Miliband senses a government losing its grip
Labour leader Ed Miliband going to a lunch full of political journalists in January would have been like chucking a rump steak into a gaggle of vultures. But the mood of politics has changed.
The Ed Miliband that arrived at a Press Gallery lunch on Thursday was different to the one seen back then. He was natural, confident and not scared to put it about.
'I asked somebody recently what I should expect from the Press Gallery lunch and they said to me it's the White House Correspondents' Dinner for ugly people,' he quipped opening his speech.
Parliament's journalists laughed. They even laughed when he said he did not mind if News International wanted him to lose the next election. After all, he wanted them to go to jail.
For a politician to say that to reporters whose colleagues were at that moment being questioned at a central London police station was bold.
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Previously he had claimed the 'era of Blair and Brown' was over, but on the day of the lunch he appeared in the papers with Tony Blair, having offered the Labour heavyweight his first job in UK politics since leaving Number 10.
Then he said this about his meeting with former political prisoner and Burmese opposition leader Aung San Suu Kyi: 'It was me and Aung San Suu Kyi in a room together. Years under a brutal dictatorship, oppressed day and night, and then she said to me 'that's enough about your time with Gordon'.'
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The rest of his talk was about how the country was crying out for a hopeful ideology at a time when Britain's institutions were failing – the next big story, he said, would be the failure of pension providers and the suffering of people ripped off by unexpected charges on their schemes.
It used to be David Cameron who foresaw the next big scandal. Not long ago he suggested it would be about lobbyists' influence over political parties. He was right, though unfortunately the party implicated was his own in the so called 'cash for access' affair.
However, the point is that this was a boisterous Ed Miliband making a tentative move to position himself in the political centre ground; and in politics there is really only room for one party in the middle.
If the Labour leader sees a space there, it is because he thinks it is being vacated by the government; and he is not the only one.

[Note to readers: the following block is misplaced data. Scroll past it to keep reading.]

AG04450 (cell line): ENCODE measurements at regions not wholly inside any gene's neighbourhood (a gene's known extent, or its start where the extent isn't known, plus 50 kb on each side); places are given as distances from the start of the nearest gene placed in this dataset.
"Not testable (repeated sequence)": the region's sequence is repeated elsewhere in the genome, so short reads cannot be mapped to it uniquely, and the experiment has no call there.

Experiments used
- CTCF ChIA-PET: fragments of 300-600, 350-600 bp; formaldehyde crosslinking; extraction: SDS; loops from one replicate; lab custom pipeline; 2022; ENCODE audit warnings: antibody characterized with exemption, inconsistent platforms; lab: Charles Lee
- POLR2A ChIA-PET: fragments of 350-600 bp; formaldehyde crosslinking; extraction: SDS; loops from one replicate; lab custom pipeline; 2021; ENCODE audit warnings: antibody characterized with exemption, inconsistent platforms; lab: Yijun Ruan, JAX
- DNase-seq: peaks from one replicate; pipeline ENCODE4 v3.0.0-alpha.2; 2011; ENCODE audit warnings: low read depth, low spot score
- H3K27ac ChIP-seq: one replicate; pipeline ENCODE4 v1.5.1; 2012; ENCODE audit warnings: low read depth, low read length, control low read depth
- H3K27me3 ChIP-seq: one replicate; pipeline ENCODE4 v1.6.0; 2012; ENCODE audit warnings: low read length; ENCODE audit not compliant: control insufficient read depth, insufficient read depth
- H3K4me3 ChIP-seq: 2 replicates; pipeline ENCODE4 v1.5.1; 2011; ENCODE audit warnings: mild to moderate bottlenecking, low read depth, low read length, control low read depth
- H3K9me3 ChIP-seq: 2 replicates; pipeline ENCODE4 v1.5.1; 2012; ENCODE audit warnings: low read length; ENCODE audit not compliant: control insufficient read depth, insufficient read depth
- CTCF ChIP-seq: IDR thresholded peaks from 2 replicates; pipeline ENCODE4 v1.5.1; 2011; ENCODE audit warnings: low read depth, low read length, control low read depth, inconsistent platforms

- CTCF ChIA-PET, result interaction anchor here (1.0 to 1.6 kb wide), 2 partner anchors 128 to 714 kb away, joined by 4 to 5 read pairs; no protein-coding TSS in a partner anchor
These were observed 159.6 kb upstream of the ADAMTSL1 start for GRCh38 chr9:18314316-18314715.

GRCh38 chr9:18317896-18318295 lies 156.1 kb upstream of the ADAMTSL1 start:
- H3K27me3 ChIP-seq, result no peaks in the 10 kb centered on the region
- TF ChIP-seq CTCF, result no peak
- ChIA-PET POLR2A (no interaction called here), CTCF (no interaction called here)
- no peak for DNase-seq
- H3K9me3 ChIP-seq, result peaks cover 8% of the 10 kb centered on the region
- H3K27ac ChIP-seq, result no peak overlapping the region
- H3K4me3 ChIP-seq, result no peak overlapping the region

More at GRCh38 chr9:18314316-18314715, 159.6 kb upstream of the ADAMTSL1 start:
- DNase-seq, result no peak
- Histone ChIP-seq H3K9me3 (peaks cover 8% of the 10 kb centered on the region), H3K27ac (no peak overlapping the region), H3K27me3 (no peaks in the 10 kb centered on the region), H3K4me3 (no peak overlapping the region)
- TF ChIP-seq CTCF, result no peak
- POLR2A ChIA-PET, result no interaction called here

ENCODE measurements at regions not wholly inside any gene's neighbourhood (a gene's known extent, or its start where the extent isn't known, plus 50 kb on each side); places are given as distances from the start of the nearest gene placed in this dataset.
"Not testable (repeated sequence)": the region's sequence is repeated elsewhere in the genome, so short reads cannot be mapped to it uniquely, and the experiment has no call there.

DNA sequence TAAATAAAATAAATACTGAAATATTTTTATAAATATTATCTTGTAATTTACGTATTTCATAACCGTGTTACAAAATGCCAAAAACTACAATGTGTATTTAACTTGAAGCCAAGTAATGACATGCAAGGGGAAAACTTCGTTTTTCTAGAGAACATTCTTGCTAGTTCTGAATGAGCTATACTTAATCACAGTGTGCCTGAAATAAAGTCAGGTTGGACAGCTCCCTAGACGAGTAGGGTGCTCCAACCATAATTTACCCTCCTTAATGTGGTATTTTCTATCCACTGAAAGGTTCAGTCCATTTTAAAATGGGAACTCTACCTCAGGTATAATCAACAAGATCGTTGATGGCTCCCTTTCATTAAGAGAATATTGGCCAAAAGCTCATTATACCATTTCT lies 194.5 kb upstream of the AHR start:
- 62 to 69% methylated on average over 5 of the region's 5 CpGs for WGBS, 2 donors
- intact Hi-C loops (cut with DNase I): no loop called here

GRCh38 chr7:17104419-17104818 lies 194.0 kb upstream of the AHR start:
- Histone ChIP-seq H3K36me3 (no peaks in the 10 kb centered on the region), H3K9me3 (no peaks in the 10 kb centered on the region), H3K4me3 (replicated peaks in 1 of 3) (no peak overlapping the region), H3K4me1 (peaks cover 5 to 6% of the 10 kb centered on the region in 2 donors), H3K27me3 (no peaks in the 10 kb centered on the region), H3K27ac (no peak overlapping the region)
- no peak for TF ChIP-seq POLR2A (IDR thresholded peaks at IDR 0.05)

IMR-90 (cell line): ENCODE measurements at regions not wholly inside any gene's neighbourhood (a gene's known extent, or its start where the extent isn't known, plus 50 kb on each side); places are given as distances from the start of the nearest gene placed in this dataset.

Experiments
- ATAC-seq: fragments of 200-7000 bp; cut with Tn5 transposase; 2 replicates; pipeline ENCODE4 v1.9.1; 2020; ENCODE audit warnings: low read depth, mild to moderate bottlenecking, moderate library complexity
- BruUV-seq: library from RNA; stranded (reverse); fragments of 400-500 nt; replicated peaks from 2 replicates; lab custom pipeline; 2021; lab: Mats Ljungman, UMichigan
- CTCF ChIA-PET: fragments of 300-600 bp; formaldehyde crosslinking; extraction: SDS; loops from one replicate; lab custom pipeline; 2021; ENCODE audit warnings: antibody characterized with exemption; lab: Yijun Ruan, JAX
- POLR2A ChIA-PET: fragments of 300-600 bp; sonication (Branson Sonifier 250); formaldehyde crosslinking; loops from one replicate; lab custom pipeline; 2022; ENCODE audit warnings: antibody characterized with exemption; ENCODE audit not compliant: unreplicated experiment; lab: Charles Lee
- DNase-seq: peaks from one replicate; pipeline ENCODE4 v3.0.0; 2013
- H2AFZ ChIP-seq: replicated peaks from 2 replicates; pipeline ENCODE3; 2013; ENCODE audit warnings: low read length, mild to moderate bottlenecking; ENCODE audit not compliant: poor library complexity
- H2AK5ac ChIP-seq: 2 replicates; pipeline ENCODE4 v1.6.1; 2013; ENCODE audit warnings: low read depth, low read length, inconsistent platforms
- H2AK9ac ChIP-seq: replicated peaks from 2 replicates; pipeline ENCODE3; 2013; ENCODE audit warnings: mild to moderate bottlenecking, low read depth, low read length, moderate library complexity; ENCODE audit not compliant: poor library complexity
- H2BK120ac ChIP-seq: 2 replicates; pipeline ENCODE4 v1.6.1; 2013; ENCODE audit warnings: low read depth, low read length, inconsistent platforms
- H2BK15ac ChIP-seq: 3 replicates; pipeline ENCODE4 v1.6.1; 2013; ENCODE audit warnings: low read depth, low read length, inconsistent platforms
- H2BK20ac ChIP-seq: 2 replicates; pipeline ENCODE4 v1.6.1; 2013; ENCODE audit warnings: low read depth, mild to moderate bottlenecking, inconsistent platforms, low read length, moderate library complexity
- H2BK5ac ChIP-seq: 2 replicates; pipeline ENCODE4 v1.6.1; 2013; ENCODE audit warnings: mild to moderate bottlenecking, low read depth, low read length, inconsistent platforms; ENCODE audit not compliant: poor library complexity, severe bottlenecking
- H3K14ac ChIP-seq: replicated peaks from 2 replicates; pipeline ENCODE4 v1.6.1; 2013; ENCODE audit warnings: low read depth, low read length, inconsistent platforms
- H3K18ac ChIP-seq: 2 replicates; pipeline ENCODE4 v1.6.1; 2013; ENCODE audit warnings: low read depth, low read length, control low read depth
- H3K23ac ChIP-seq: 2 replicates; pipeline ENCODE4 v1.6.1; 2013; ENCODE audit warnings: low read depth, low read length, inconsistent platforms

The prime minister's troubles, both practical and ideological, were very publicly highlighted by the furore over Lords reform this week.
Practically speaking, Mr Cameron is looking ever more like a man who cannot control his party and as a result, cannot pass legislation. In pushing Lords reform, a key Liberal Democrat policy, the coalition had planned to pass a 'programme motion'.
This would have limited the amount of time debate lasted before a final vote took place. Without it, deliberations would be open-ended allowing opponents to talk until time allowed to pass the legislation ran out.
But such was opposition to the programme motion from his own MPs that Mr Cameron feared he would lose a vote on it and so he withdrew it. When it came to a vote to actually progress the legislation, Tory whips figured not so many of their own MPs would dare rebel. They were wrong.
Excluding ministers, only 80 Tories voted for Lords reform, whereas 91 opposed it. The vote was only won because it had the backing of Labour MPs.
One Tory backbencher told me this week that as the party went to vote the atmosphere was 'electric'; with rebels and whips both haranguing Conservatives to the last second to vote their way.
Mr Cameron was so furious at the way some of his own MPs stood against him that he was seen giving one rebel ring-leader a public dressing down; that is the chief whip's job, something below the prime minister.
But while legislative paralysis is dangerously close for Mr Cameron, the problem is underpinned by a deeper ideological issue. A large section of his party has had enough of coalition.
At the heart of that section is the Conservative right wing, but it is by no means limited to it. Meanwhile the right-wingers driving the rebellion are prepared to go to great lengths.
A Labour shadow minister told me this week that he was approached by two renowned Tory rebel MPs, Peter Bone and Douglas Carswell, and offered help on how to pen a parliamentary motion to cause most trouble for Mr Cameron.
'They want out of the coalition. They want an election and if they lose then opposition is better than government with us,' a senior Lib Dem told me yesterday.
'But they are making the mistake Tony Benn made in the 80s. They think that by going further to their side of the political spectrum they will win public support; most people in Britain are moderate.'
In order to keep the coalition together, something Mr Cameron's political future depends on, the prime minister must prevent his moderate MPs from joining right-wingers who oppose him, but he must also follow the Lib Dem agenda that is pushing them away.
In the middle of that conundrum Mr Cameron's caring conservatism is yet to show it has the structural integrity to resist the pressure. For him the recess cannot come soon enough.
In an attempt to show it is on top of the growth agenda the government will announce infrastructure investment on Monday, but it will be at the party conference later this year that the prime minister will get the chance to face down rebels.
Meanwhile the conference season will also be a test for Ed Miliband. This is probably the highest point of his leadership, but while his talk of ideology might be high-minded, it hangs like a veil over the empty space where Labour policy should be.
For him the summer recess offers a chance to work out how much to say about his policy plans; then we will see if his new found boisterousness has any bite.